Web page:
# Is it a sufficient condition to be in NP?

Suppose the following situation.

• You have a decision problem $$D$$.
• You know that $$SAT$$ is $$NP$$-complete.
• You know that $$D\leq_p SAT$$.

Can you conclude that $$D\in NP$$?

I think it's true because it means that $$D$$ is at least as hard as any other problem in $$NP$$.

As I know I am not able to post questions to answer with yes/no: If it's true, can you give a better explanation? If it's false, can you argue why is so?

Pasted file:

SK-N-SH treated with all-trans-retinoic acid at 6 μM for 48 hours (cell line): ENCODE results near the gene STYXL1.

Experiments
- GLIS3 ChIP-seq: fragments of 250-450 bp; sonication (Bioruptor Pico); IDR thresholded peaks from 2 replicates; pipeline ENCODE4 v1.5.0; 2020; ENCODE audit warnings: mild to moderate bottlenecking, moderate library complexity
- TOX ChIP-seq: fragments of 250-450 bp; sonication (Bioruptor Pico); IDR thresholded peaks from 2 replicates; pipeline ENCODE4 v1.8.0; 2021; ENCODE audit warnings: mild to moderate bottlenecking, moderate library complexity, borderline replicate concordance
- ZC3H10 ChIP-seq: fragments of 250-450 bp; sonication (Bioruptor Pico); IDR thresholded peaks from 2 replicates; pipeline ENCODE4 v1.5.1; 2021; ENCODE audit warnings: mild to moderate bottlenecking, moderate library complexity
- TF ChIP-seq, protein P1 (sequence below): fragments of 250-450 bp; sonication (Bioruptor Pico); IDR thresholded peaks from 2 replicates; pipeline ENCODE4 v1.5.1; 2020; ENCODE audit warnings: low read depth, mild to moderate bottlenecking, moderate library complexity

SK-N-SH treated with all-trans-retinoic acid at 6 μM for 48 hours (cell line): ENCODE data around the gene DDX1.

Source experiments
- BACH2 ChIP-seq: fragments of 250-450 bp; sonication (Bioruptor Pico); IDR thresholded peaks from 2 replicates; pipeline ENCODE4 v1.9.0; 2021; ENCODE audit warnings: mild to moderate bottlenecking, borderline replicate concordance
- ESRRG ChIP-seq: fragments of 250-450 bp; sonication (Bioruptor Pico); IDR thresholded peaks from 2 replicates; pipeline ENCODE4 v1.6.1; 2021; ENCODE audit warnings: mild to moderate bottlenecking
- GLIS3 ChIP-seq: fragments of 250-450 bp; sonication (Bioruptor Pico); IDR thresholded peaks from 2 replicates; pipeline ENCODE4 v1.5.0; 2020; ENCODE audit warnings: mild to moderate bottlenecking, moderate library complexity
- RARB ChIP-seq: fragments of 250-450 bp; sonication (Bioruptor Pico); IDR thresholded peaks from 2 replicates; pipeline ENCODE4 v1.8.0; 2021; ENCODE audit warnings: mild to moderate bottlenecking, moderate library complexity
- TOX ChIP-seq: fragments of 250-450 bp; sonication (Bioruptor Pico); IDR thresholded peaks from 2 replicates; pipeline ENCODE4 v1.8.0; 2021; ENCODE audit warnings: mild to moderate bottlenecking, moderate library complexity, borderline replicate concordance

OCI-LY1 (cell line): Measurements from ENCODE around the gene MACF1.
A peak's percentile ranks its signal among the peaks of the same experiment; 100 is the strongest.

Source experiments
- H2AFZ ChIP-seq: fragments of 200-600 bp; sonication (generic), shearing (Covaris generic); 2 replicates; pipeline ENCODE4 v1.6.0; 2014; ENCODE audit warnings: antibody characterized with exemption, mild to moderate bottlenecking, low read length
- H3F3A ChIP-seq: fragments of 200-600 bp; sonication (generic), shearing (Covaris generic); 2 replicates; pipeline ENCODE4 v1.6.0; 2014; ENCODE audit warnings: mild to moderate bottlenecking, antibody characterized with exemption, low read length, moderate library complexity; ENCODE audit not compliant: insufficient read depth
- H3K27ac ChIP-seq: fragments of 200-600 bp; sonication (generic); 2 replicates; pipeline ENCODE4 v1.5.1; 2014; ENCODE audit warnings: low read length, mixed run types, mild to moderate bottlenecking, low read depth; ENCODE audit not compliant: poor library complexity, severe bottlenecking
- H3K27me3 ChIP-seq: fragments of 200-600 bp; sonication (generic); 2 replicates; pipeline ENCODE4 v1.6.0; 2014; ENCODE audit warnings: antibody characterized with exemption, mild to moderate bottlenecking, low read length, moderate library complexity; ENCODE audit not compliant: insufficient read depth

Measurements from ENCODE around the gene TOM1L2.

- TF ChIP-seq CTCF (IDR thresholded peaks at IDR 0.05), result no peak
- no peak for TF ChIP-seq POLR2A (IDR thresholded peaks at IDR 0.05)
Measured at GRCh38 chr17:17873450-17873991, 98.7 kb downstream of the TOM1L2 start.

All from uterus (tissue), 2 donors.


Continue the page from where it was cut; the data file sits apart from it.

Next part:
PD: it's not homework.

## 1 Answer

You can obtain a non-deterministic polynomial-time Turing machine $$T$$ for $$D$$ as follows:

• Since $$D \le_p SAT$$, there is a polynomial-time Turing machine $$T'$$ that maps any instance of $$D$$ into an instance of $$SAT$$. Simulate the $$T'$$ on $$x$$, where $$x$$ is the input of $$T$$.
• Use any non-deterministic polynomial-time algorithm to decide SAT (e.g., guess the value of all the variables in the SAT formula and check if the formula is satisfied). By definition of Karp reduction, $$T$$ will accept if and only if $$x \in D$$.

This shows that $$D \in \mathsf{NP}$$.